Aside from precious metals like gold, Romans also made jewelry using glass. Jewelry created by the Romans allows us to have insights into the culture of this ancient country.
Similar to other civilizations during ancient times, Rome had distinct social classes’ strata too. Jewelry was worn by people in Roman societies to indicate their status in the society. It adorned their clothes instead of making them beautiful. Gold was considered a metal of God and was utilized by artisans as well as jewelers to carve jewelry and other adornments. It was also believed that this type of precious metal descended from the sun. Aside from gold, the Romans also used materials such as bronze, bone heads, Roman glass and also precious gemstones that were excavated in places like Far East, Indus Valley, Persia, etc. Stones like diamonds, sapphires and emeralds were used to trade on the silk routes which ran towards the Roman land in order to appease their mighty and rich civilization.
Information About Roman Rings
The Romans loved to wear huge rings that drew the attention of the crowds as well as revealing their status in the society. Rings made from gold with Roman glass or huge gemstones were generally worn by bureaucrats and Senators. Plebeians or common people were permitted to wear rings that were made out of iron. Some common people were allowed to wear rings made from gold if they had shown bravery or rendered special services in the state. However these rules were prohibited when Justinian I was on the throne. Women from ancient Rome were inclined to wear more rings made from various materials to adorn their hands without any restrictions from the state.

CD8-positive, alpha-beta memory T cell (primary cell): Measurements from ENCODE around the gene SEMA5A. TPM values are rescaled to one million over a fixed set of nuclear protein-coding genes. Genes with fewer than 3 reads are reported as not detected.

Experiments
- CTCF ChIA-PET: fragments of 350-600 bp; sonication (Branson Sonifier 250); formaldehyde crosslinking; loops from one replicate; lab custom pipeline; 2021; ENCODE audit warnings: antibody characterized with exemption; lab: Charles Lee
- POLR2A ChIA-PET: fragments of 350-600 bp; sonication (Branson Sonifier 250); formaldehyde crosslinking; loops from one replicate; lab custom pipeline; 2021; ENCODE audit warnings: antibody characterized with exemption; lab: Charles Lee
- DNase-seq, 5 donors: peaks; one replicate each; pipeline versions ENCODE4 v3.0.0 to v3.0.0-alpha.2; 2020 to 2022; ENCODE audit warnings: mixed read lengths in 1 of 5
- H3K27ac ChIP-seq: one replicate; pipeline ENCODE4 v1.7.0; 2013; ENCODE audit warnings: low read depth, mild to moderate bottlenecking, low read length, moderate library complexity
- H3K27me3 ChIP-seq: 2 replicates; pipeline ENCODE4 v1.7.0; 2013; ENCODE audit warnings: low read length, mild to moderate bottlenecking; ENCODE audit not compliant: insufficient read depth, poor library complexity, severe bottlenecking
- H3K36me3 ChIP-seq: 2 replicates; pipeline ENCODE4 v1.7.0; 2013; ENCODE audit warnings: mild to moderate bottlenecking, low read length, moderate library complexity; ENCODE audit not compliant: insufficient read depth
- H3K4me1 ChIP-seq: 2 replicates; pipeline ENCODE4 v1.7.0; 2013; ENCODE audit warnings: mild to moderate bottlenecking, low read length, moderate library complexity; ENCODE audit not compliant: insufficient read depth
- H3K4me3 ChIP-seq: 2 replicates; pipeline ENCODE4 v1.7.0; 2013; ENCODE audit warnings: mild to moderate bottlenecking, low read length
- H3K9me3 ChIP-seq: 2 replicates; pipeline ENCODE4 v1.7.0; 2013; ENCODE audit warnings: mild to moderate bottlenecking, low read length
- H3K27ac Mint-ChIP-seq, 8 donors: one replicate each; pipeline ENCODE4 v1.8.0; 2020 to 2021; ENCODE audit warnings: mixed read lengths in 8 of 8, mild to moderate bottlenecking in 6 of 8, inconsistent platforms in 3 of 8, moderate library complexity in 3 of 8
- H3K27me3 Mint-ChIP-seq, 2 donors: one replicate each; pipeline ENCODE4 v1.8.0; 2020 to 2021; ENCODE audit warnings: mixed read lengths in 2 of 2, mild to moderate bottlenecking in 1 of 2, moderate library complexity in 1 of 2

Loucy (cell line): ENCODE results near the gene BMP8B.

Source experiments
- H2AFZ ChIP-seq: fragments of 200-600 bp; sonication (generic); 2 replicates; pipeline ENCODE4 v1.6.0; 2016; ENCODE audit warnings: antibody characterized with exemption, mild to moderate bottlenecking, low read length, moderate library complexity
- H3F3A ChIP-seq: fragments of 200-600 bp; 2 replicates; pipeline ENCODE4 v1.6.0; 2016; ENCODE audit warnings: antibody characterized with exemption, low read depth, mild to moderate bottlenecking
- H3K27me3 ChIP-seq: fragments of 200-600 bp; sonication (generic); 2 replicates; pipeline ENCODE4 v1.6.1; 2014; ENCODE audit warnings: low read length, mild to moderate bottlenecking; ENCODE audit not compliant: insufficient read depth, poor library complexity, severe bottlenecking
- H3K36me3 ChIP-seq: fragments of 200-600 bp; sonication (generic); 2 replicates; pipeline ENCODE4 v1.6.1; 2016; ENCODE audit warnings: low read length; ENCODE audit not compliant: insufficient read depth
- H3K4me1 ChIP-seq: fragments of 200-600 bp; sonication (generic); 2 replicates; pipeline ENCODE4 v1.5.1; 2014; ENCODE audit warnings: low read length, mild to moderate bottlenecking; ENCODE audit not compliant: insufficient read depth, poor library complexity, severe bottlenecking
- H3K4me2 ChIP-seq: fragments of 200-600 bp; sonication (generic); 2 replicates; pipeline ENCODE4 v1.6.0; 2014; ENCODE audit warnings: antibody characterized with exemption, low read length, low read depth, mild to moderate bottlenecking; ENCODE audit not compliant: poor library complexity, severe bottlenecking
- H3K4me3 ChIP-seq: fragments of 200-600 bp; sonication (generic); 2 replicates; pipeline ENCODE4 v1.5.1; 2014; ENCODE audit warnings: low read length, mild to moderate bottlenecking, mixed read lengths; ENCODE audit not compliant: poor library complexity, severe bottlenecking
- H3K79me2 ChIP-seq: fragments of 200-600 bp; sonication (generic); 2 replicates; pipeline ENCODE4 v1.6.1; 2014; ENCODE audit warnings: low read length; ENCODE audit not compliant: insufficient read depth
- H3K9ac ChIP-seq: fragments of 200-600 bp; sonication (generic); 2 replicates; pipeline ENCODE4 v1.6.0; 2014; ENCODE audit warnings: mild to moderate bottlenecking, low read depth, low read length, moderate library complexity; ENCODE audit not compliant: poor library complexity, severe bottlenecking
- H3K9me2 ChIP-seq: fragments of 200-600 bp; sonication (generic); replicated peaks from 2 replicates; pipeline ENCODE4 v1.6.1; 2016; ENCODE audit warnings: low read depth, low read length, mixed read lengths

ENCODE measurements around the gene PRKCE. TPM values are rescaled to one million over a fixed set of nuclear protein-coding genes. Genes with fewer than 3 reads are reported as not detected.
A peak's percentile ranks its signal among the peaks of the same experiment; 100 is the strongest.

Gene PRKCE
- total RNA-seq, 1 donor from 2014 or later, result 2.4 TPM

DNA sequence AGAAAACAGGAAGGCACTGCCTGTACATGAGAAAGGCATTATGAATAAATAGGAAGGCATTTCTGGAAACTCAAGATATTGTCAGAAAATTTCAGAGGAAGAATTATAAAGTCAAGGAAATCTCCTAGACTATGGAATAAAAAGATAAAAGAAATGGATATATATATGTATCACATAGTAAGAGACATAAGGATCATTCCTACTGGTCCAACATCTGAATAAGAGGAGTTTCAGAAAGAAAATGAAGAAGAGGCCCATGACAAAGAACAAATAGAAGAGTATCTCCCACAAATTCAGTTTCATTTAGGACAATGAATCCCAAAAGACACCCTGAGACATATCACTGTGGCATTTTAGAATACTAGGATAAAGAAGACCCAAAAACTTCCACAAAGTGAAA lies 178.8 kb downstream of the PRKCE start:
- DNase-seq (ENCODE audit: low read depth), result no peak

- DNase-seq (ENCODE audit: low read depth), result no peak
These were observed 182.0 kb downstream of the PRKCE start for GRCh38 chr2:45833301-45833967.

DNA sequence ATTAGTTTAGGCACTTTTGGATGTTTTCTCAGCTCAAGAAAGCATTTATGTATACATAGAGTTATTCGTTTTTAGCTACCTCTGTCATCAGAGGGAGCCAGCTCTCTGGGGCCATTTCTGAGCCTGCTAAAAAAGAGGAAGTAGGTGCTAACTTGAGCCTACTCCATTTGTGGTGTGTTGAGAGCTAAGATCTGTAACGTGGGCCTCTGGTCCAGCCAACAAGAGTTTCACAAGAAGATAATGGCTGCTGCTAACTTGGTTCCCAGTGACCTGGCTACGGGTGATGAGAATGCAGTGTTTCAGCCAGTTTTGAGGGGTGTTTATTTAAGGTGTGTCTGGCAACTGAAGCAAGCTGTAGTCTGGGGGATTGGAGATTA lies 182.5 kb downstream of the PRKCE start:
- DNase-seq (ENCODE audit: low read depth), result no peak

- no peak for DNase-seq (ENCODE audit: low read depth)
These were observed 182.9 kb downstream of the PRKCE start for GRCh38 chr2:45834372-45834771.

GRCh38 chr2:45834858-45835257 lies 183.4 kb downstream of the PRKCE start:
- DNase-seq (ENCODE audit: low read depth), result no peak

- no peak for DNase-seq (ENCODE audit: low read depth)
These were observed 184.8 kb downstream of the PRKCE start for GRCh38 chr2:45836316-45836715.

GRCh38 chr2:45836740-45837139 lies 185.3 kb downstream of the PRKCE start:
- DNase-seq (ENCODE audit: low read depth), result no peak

Romans and the Byzantines as their successors, loved to wear jewelry such as bracelets on their upper arms as well their wrists, brooches, earrings, hair pins, pendants, belt buckles, intricate fibulae for fastening garments and of course rings.
After gold, another precious metal that was commonly used was silver. It was also used to make jewelry and other adornments because of its malleable property. In Ancient Sumeria, the oldest artifacts made from silver were found by archaeologists that dated back to roughly 4,000 B.C. In the history of ancient civilization, silver was considered more expensive than gold, such as in ancient Egypt. Silver nuggets were the native form of silver or an electrum which is an alloy mixed with gold, ores that contain sulfur, chlorine, antimony or arsenic. Most of the silver found in ancient times was alloy or silver and gold. Armenia or Anatolia which is ancient Turkey, was where the first silver mines on a large scale could be found. It was in early 4,000 B.C. that these precious metals were extracted with the use of an intricate process called smelting. The process was not perfect since extracted silver also had properties of gold, bismuth, lead and other metals. These impurities remain in extracted silver. There are also remains of these metals in slags helping forensic historians determine the date of these classical items.
Archaeological Treasure: Portable Antiquities Scheme finds at the British Museum